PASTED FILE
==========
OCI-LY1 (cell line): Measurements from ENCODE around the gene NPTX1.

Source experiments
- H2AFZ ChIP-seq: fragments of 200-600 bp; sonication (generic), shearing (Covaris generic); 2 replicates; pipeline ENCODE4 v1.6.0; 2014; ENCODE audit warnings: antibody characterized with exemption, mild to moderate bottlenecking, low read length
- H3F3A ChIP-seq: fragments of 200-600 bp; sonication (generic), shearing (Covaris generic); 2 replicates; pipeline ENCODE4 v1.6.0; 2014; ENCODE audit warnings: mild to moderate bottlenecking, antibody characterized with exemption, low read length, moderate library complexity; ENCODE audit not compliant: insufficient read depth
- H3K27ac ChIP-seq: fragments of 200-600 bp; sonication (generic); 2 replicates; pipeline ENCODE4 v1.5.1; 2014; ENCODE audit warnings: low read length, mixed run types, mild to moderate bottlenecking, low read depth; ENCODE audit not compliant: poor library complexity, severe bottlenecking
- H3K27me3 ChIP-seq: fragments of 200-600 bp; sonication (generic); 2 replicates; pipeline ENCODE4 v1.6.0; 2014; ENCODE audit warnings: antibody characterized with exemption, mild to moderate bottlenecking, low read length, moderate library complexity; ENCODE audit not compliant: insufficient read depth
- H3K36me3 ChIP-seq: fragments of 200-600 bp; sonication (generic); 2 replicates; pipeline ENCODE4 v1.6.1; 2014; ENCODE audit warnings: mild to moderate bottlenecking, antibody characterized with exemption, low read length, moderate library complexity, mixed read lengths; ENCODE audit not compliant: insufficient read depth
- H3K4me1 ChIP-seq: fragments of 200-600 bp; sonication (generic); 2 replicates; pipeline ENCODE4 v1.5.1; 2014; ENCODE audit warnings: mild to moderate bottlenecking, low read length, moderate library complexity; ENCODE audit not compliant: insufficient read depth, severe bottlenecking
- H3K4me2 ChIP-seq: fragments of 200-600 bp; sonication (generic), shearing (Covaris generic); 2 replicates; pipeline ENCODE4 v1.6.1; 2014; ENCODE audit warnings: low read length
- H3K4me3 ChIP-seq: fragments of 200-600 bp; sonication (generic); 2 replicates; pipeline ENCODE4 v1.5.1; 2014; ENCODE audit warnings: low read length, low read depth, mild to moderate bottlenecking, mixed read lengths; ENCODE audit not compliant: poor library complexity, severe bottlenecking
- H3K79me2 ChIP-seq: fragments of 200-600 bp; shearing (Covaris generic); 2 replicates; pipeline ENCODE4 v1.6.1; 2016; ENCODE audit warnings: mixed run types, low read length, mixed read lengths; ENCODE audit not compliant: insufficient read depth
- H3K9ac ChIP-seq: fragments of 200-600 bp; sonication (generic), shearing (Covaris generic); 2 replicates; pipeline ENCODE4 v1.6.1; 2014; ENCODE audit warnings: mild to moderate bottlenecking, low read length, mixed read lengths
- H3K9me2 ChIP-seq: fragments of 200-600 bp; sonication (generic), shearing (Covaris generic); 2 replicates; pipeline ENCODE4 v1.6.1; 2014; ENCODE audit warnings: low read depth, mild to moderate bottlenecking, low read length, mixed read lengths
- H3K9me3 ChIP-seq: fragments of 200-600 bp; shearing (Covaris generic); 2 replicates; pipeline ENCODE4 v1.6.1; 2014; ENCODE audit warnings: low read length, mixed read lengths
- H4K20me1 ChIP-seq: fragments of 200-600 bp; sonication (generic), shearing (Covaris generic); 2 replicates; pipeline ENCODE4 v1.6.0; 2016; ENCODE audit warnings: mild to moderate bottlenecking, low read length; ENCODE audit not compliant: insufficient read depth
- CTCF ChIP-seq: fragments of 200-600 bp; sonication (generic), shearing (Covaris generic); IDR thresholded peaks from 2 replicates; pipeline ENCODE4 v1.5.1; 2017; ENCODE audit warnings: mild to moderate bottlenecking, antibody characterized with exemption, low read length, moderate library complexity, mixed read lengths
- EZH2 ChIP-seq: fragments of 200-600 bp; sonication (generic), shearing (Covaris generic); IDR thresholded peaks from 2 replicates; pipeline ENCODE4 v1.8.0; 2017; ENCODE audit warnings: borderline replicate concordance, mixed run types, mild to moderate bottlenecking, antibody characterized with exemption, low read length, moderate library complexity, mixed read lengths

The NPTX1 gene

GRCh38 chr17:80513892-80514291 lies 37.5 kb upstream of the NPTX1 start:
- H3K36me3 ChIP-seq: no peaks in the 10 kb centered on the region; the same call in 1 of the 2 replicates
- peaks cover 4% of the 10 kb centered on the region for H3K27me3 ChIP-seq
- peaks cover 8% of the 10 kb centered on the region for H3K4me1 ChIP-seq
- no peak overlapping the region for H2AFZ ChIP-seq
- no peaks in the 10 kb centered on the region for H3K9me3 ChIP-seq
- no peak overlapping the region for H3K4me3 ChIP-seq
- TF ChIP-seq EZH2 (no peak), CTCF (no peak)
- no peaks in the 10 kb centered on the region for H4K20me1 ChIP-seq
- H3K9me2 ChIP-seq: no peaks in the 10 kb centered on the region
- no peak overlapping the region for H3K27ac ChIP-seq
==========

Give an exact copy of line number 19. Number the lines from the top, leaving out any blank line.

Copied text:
GRCh38 chr17:80513892-80514291 lies 37.5 kb upstream of the NPTX1 start: